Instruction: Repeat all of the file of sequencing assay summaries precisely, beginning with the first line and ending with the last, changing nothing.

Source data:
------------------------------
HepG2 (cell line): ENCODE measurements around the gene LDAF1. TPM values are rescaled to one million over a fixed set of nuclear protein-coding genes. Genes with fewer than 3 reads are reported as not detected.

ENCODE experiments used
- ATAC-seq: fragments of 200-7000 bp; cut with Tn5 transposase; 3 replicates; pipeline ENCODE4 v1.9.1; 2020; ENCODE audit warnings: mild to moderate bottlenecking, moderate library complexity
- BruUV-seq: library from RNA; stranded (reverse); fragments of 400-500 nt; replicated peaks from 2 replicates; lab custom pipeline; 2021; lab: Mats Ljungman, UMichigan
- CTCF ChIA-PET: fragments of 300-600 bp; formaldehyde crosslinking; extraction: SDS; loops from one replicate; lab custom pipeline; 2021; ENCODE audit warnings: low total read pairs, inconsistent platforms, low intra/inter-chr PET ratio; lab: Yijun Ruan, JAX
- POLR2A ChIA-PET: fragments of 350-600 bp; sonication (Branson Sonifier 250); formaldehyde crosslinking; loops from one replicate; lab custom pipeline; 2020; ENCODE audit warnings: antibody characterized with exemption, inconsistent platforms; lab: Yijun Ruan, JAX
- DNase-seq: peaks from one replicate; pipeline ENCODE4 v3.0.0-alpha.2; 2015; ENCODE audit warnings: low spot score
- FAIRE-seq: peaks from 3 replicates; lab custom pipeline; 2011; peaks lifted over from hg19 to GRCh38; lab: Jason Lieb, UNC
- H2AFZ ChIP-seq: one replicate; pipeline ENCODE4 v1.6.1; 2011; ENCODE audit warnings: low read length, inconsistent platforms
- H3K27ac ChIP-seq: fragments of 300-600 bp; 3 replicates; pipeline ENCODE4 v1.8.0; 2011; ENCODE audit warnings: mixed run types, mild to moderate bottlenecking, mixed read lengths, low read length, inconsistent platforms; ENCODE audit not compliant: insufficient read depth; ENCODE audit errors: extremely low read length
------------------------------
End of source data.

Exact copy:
HepG2 (cell line): ENCODE measurements around the gene LDAF1. TPM values are rescaled to one million over a fixed set of nuclear protein-coding genes. Genes with fewer than 3 reads are reported as not detected.

ENCODE experiments used
- ATAC-seq: fragments of 200-7000 bp; cut with Tn5 transposase; 3 replicates; pipeline ENCODE4 v1.9.1; 2020; ENCODE audit warnings: mild to moderate bottlenecking, moderate library complexity
- BruUV-seq: library from RNA; stranded (reverse); fragments of 400-500 nt; replicated peaks from 2 replicates; lab custom pipeline; 2021; lab: Mats Ljungman, UMichigan
- CTCF ChIA-PET: fragments of 300-600 bp; formaldehyde crosslinking; extraction: SDS; loops from one replicate; lab custom pipeline; 2021; ENCODE audit warnings: low total read pairs, inconsistent platforms, low intra/inter-chr PET ratio; lab: Yijun Ruan, JAX
- POLR2A ChIA-PET: fragments of 350-600 bp; sonication (Branson Sonifier 250); formaldehyde crosslinking; loops from one replicate; lab custom pipeline; 2020; ENCODE audit warnings: antibody characterized with exemption, inconsistent platforms; lab: Yijun Ruan, JAX
- DNase-seq: peaks from one replicate; pipeline ENCODE4 v3.0.0-alpha.2; 2015; ENCODE audit warnings: low spot score
- FAIRE-seq: peaks from 3 replicates; lab custom pipeline; 2011; peaks lifted over from hg19 to GRCh38; lab: Jason Lieb, UNC
- H2AFZ ChIP-seq: one replicate; pipeline ENCODE4 v1.6.1; 2011; ENCODE audit warnings: low read length, inconsistent platforms
- H3K27ac ChIP-seq: fragments of 300-600 bp; 3 replicates; pipeline ENCODE4 v1.8.0; 2011; ENCODE audit warnings: mixed run types, mild to moderate bottlenecking, mixed read lengths, low read length, inconsistent platforms; ENCODE audit not compliant: insufficient read depth; ENCODE audit errors: extremely low read length